From Heavy Clay to Bedrock, Every Onsite System Is a Challenge

The crew at All Clear Pumping & Sewer has its hands full pumping septic tanks and installing new systems in Jefferson City, Missouri.
From Heavy Clay to Bedrock, Every Onsite System Is a Challenge
Tracy and Shawn Chilton

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Name and title or job description: Shawn Chilton, owner, and Jason Jones, project manager

Business name and location: All Clear Pumping & Sewer, Jefferson City, Missouri

Age: Shawn 39 and Jason 44

Years in the industry: Shawn 12 and Jason 23

Association involvement: The company has been a member of the Missouri Smallflows Organization for eight years. Jason has been on the board for 1 1/2 years.

Benefits of belonging to the association: Jason: The continuing education training we offer. We have some new online training that’s going to be coming out, which will help installers all over the state. Then, we have an annual conference with keynote speakers and multiple trainings in all the areas — soils, engineering and installation.

Biggest issue facing your association right now: Jason: There’s two parts. One is growth of new membership — you’re always trying to gain new members. The other one is the education, both in having enough instructors and having enough new education for people instead of being redundant — keeping people interested so they keep coming back to learn.

Our crew includes:

  • Shawn Chilton, owner
  • Tracy Chilton, owner, office
  • Coley Peters, office
  • Jason Jones, project manager
  • Robert Sterling, service technician
  • Seth Hampson, installer/vacuum truck driver
  • Gary Buscher, plumber
  • Kelvin Lee, installer
  • Brad Tagg, service technician, equipment operator
  • Phil Bailey, equipment operator

Typical day on the job: Shawn: Checking on job sites to ensure everything is up to par and following up with the customers to make sure they are satisfied with the work completed. I also meet with customers regularly to evaluate their situation and give them estimates to meet their needs.
Jason: Meeting with the customer and then laying the job out and getting the crews headed in the right direction, directing them for a safe and professional installation.

Helping hands - indispensable crew member: Shawn: We could not do any of this without each and every one of our crew members. They all bring a level of talent that is unique. You can train anyone to do a job, but it takes a certain type of person who wants to do it consistently well. And when we find them, we invite them to be part of the family. In return, we are able to leave on vacation and know that we have the best of the best to give our customers a professional, finished product or service and not have to worry about what we might come back to.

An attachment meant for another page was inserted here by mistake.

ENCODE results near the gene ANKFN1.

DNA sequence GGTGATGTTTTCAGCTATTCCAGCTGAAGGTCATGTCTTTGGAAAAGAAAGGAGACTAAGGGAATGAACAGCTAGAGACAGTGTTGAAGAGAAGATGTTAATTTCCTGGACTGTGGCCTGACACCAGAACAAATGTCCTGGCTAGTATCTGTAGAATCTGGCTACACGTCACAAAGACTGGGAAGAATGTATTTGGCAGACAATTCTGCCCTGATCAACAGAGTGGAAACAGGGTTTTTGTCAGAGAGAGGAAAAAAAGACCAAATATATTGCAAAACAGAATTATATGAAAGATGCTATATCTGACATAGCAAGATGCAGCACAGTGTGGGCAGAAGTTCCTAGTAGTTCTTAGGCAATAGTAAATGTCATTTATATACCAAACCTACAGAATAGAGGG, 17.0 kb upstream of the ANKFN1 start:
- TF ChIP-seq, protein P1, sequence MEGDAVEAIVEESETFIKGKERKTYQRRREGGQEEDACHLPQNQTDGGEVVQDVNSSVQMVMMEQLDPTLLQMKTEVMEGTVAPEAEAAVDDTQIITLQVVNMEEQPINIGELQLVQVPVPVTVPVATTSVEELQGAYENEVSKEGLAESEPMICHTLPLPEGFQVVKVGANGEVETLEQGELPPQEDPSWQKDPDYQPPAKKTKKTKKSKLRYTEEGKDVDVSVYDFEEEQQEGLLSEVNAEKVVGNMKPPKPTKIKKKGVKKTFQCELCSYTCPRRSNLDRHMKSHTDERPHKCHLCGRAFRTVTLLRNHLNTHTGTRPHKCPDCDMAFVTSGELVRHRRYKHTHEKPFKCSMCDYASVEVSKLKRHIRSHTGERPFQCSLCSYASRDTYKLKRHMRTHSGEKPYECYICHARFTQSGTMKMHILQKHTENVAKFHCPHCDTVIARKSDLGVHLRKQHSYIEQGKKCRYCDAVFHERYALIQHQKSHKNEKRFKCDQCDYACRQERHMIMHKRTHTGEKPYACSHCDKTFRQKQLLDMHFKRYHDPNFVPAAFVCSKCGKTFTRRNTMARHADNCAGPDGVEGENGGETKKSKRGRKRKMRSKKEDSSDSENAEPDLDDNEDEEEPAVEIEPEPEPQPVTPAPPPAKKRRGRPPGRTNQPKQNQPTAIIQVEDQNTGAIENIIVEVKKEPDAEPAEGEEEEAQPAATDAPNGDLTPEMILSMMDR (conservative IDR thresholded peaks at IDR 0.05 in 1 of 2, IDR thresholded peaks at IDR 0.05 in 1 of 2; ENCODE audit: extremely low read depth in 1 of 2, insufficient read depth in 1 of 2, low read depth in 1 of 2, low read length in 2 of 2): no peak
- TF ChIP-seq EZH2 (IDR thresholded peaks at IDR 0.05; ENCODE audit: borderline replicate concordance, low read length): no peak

Explain your pumping side and its challenges: Shawn: About 30 percent of our business is pumping. Some of the issues we deal with are how far away the tank is from our truck for us to be able to pump, educating the customer on how to maintain his or her system, and the rising cost of disposal at the treatment facility.

My favorite piece of equipment: Shawn: Our Case tractor with a Bradco vibrating plow. The plow is an attachment for plowing in leach lines for advanced septic systems for drip systems. It makes the yard look clean when we’re done, like we haven’t been there.

Most challenging site I’ve worked on: Jason: The thing is, it never ends. I think I meet the most challenging site, and then I meet another one. Every site has its challenges that you have to overcome. We deal with everything from 4b (stiff) clay to bedrock here. Soils are our big issue. You might go down only 6 inches to 2 feet and hit bedrock. In our area, advanced systems are more predominant.

The craziest question I’ve been asked by a customer: Shawn: I get a lot of people who say something like, “I don’t know how you do this. I guess it must smell like money.”

If I could change one industry regulation, it would be: Jason: For time of transfer inspections, I’d like a regulation that all outdated systems have to be brought up to code. Right now it’s not required. It’s just between the two parties. The banks are pushing for (this change), too.

Best piece of small business advice I’ve heard: Shawn: You can be part of the problem, or you can be part of the solution. It’s your choice.

If I wasn’t working in the wastewater industry, I would: Shawn: I’d probably be a detective. I’ve always wanted to do that. My friends say I’m crazy because when they come over, I’ll stop what I’m doing and go watch Snapped, Murder Among Friends or something like that.

Jason: I took a break from this industry for seven years and worked as a police officer. That’s what I’d be doing if I wasn’t doing this.
 
 



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